Bus station with elephant in dust by Nick Brandt (Credit: Nick Brandt)
Though his approach is very different, Brandt also hopes his work cuts through the clutter of the modern age. “I never really know how much difference my photography makes,” he says. “You just plough on and hope you’re making a bit of difference. This Empty World paints a very dark vision. But I wouldn’t be doing it if I didn’t think there was hope.”
Over the last 15 years as a photographer and journalist, I’ve also seen the harm we’re causing to wildlife. The New Big Five project, which I launched recently, is asking people around the world to vote for five animals they’d like to be included in the New Big Five of wildlife photography, rather than hunting – shooting with a camera, not a gun. Again, it’s about changing how people see our relationship with wildlife. The original ‘big five’ was based on the five toughest animals in Africa for colonial trophy-hunters to shoot and kill (lion, elephant, rhino, leopard and buffalo); a concept that should be consigned to the past. Instead of death and suffering, the New Big Five is about life, creativity and celebrating the natural world – highlighting threats facing the world’s wildlife, including the illegal wildlife trade, habitat loss and climate change.
Elephant reaching for high branches, Ruaha National Park, Tanzania by Graeme Green (Credit: Graeme Green)
Photography plays an important role in shaping how people feel about the animals we share the planet with. “I strongly believe in the power of beautiful images to reach people’s hearts,” says Daisy Gilardini, whose work focuses on polar bears, penguins and other wildlife in the polar regions. “Science can provide data and suggest solutions. If you like, science is the ‘brain’, while photography is the ‘heart’. It’s only by having science with photography that we can move people to action.”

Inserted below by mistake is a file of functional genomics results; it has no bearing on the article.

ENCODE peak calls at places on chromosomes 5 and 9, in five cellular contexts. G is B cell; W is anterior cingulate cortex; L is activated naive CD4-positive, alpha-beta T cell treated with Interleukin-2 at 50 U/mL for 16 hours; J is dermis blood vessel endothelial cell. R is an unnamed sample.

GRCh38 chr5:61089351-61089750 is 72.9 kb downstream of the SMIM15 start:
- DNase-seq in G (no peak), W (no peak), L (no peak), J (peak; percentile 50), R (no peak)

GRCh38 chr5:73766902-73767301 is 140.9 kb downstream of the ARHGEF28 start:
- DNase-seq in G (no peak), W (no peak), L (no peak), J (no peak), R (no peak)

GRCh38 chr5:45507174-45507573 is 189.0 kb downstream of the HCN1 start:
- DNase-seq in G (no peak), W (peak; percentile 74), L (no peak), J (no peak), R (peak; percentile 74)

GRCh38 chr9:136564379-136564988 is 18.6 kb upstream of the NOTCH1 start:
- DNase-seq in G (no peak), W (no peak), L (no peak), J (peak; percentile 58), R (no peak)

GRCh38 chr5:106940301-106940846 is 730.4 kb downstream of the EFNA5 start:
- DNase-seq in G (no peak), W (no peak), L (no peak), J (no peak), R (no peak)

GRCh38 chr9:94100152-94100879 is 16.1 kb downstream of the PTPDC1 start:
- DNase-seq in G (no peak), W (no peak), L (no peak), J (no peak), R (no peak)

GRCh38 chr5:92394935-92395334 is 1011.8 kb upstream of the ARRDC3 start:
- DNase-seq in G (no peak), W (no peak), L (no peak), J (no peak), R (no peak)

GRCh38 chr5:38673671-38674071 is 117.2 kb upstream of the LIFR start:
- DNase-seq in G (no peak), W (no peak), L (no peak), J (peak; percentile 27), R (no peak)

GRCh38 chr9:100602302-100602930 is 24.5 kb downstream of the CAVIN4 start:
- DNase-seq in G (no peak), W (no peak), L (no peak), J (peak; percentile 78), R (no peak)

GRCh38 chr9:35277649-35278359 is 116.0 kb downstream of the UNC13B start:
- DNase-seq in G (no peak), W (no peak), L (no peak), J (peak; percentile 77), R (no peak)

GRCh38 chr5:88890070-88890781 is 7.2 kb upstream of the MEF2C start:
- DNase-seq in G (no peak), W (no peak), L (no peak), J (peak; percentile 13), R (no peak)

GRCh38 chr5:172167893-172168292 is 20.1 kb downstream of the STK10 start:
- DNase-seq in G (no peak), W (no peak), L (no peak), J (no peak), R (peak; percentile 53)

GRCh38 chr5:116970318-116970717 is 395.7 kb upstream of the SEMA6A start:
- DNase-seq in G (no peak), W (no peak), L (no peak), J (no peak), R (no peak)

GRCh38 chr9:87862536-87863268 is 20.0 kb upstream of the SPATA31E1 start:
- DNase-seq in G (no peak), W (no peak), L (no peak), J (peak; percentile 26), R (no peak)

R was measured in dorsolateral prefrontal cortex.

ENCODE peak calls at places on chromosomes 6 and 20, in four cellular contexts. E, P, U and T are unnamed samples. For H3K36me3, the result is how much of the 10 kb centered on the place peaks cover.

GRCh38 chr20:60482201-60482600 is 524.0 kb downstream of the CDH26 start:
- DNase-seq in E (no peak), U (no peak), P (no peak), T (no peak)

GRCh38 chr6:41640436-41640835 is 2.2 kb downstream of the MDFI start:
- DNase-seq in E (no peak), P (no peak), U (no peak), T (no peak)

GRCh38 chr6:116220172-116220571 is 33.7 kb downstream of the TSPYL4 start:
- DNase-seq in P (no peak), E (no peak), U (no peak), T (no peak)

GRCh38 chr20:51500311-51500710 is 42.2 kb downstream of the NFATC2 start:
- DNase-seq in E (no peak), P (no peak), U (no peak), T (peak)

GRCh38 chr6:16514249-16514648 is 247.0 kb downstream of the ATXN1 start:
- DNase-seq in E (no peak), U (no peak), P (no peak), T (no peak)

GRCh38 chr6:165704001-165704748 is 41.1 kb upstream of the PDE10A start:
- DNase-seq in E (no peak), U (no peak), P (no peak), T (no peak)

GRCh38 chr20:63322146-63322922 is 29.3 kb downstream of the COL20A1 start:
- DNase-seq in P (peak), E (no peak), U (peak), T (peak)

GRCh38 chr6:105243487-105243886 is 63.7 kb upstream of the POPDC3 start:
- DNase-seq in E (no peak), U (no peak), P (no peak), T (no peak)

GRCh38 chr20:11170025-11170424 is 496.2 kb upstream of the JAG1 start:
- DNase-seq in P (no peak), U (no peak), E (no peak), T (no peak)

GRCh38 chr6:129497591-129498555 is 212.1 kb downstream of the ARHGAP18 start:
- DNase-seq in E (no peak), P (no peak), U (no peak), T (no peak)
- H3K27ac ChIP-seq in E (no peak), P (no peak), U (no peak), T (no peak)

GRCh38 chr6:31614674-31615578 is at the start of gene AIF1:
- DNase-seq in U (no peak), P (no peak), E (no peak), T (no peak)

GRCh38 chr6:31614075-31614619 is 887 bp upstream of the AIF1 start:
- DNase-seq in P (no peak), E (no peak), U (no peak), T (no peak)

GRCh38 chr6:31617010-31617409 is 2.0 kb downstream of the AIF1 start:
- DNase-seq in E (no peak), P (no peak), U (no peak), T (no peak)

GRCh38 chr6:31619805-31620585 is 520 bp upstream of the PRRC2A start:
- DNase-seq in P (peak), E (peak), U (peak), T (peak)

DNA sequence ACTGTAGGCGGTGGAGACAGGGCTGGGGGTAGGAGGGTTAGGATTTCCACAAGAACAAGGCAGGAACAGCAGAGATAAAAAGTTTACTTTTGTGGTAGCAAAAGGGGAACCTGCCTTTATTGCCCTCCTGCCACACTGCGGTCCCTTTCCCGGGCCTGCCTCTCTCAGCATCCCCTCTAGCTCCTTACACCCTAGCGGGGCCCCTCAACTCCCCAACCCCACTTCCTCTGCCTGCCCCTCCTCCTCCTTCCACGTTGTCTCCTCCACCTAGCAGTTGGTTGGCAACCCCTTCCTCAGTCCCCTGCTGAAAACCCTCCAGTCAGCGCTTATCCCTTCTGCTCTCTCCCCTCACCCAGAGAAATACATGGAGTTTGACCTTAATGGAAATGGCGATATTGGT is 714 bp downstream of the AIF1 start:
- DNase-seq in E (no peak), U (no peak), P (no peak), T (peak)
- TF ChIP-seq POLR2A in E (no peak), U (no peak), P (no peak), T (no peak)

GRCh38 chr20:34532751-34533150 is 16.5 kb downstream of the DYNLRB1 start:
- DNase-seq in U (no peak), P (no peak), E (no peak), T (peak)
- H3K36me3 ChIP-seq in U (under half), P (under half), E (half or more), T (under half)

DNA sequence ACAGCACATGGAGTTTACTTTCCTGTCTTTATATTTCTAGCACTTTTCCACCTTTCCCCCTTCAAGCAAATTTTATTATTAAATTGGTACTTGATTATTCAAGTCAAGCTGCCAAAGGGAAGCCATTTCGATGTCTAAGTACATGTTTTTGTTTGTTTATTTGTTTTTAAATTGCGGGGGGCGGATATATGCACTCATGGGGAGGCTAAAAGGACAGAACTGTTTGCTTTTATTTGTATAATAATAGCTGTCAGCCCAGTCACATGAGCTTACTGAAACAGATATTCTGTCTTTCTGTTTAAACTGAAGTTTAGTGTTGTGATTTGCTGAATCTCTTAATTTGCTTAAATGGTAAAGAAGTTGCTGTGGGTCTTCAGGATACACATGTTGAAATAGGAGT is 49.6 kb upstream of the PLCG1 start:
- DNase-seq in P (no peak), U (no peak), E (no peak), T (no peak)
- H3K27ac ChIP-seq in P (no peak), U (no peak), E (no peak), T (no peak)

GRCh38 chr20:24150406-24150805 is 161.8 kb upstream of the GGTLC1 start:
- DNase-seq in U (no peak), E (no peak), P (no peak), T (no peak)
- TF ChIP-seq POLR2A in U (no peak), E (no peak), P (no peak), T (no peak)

Many wildlife photographers, like Gilardini, Marina Cano, Marsel van Oosten or Thomas D Mangelsen, create images that often reveal animals’ ‘human’ qualities: family bonds, playfulness, humour or tender moments. “With gorillas sharing 98.4% of our genetic make-up, it’s more a case of photographing ‘someone’ than ‘something’,” is how Nelis Wolmarans describes his work with the great apes.
While some argue against humanising animals, others see it as an effective way to get people to care. “One of my pet peeves is scientists saying ‘Don’t anthropomorphise animals’,” says National Geographic photographer Steve Winter. “And I say ‘Do.’ The closer we are to animals, the more we understand that they have personalities, feelings.”
Across time and cultures, lions have been depicted as noble warriors, kings and even gods. Aslan the Lion in CS Lewis’s books is essentially Jesus in big-cat form: holy, pure-spirited, undefeated by death. Lions are the gatekeepers of palaces and cities. Babylonian goddesses rode chariots pulled by lions. Today, lions are logos on cars and football jerseys.
Lion brothers, Naboisho Mara Conservancy, Kenya by Graeme Green (Credit: Graeme Green)
Perhaps because they’re an enduring symbol of strength and bravery, many people assume lions are doing fine. But over the last 25 years, we’ve lost half of Africa’s lion population – the decline largely caused by habitat loss, human-wildlife conflict and the bushmeat trade. One of my photos, Lion Brothers, shows a moment of affection between two adult male lions. Lions are powerful hunters, an apex predator, but I also like taking pictures that show interactions, grooming and cleaning, feeding or relaxed family time. Lions need to be seen as more than a symbol.
Photography can show people what’s at stake; what we’re at risk of losing. “I want people to see animals in the most glorious way,” says Clement Kiragu. “It’s my hope that by showing people the beauty of the natural world, it can maybe change people’s perception, and start convincing some people that ‘You know what? These creatures deserve to be saved. These are the creatures we share the planet with, and they deserve to be here as much as we do.'”